Sounders Insider

Dallas advances on penalty kicks; Sounders season over

The Seattle Sounders season ended tonight in Friso, Texas, as FC Dallas advanced to the MLS Western Conference finals on penalty kicks.

The first four Dallas players hit their PKs, which was enough to oust the Sounders after 20-year-old goalkeeper Jesse Gonzalez stopped shots by Andreas Ivanschitz and Chad Barrett.

The game had played through 83 scoreless minutes before going crazy.

Over the final seven minutes plus stoppage time, Dallas scored what seemed to be the series-clinching goal, Seattle answered with what seemed to be its own series-clinching goal, and in stoppage time, Dallas jumped ahead again.

That 2-1 result at Toyota Stadium evened the Western Conference semifinal series at 3-3 on aggregate. That sent the game on to extra time.

Although the first 83 minutes were scoreless, the did not lack action or ambition. Dallas took the pitch knowing it needed to make up a goal to advance, while the Sounders lived up to their pregame assessment that the best way to slow the Dallas attack would be to occupy them on the other end.

However, both teams shifted between attack and defense effectively, while goalkeepers Stefan Frei and Jesse Gonzalez came up with the saves when needed. Time after time, fuses tensely burn down, but produces only dud after dud – until the 84th minute.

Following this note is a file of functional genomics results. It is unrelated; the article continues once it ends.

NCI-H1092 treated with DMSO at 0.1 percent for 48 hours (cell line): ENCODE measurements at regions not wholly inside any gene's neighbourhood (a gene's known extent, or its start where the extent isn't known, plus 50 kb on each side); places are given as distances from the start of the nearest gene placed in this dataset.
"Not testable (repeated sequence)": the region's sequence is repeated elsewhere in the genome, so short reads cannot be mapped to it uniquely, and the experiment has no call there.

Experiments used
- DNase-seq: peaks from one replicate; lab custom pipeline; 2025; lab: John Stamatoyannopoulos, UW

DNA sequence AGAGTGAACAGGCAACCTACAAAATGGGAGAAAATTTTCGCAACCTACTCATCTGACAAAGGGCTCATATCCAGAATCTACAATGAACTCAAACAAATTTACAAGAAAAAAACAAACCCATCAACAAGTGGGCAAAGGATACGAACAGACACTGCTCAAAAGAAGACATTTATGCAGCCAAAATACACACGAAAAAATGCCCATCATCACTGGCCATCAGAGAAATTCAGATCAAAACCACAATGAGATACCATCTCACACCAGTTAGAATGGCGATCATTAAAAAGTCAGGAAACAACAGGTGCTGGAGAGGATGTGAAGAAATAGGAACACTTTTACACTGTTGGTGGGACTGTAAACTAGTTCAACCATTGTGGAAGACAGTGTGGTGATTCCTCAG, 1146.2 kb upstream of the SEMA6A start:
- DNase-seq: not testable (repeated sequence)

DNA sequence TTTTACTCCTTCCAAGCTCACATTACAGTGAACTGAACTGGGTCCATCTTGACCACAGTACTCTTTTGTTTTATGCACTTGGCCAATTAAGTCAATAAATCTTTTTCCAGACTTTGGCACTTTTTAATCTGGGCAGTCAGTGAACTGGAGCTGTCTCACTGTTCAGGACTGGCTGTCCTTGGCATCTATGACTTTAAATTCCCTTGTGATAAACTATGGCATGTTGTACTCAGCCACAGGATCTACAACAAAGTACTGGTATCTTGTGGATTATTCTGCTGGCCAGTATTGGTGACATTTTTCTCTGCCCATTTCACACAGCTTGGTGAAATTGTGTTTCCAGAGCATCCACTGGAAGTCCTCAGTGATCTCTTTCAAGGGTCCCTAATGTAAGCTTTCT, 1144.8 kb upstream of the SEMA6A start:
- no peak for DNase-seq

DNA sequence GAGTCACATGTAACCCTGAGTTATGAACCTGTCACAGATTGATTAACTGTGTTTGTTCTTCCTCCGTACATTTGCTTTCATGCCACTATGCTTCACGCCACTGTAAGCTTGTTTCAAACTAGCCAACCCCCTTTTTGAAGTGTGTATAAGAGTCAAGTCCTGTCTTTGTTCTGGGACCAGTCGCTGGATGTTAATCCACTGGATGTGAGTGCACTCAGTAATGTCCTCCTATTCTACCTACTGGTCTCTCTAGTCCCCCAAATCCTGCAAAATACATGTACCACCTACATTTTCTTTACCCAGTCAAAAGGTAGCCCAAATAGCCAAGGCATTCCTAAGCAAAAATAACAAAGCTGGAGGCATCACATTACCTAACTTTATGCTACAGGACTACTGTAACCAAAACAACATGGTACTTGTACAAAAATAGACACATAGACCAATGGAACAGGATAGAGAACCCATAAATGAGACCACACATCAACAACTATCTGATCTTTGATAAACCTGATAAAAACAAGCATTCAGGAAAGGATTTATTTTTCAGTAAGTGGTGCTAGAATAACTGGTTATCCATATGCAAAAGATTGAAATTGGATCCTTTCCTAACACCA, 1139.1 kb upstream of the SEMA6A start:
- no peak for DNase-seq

That’s when Dallas’ Tesho Akindele got his head to a Je-Vaughn Watson cross from close range. The home crowd roared as that 1-0 result would have sent the home team through.

However, in the 90th minute, Seattle central defender Chad Marshall answered, heading in a pass from Marco Pappa. That silenced the crowd of 17,287, as a 1-1 result would have sent Seattle through.

About a minute into stoppage time, Walker Zimmerman answered for Dallas. His goal put the Hoops up, 2-1. That score line – the mirror image of Seattle’s opening leg result – was the only one that would send the series on to extra time.

Thirty scoreless minutes later, it went to penalty kicks.

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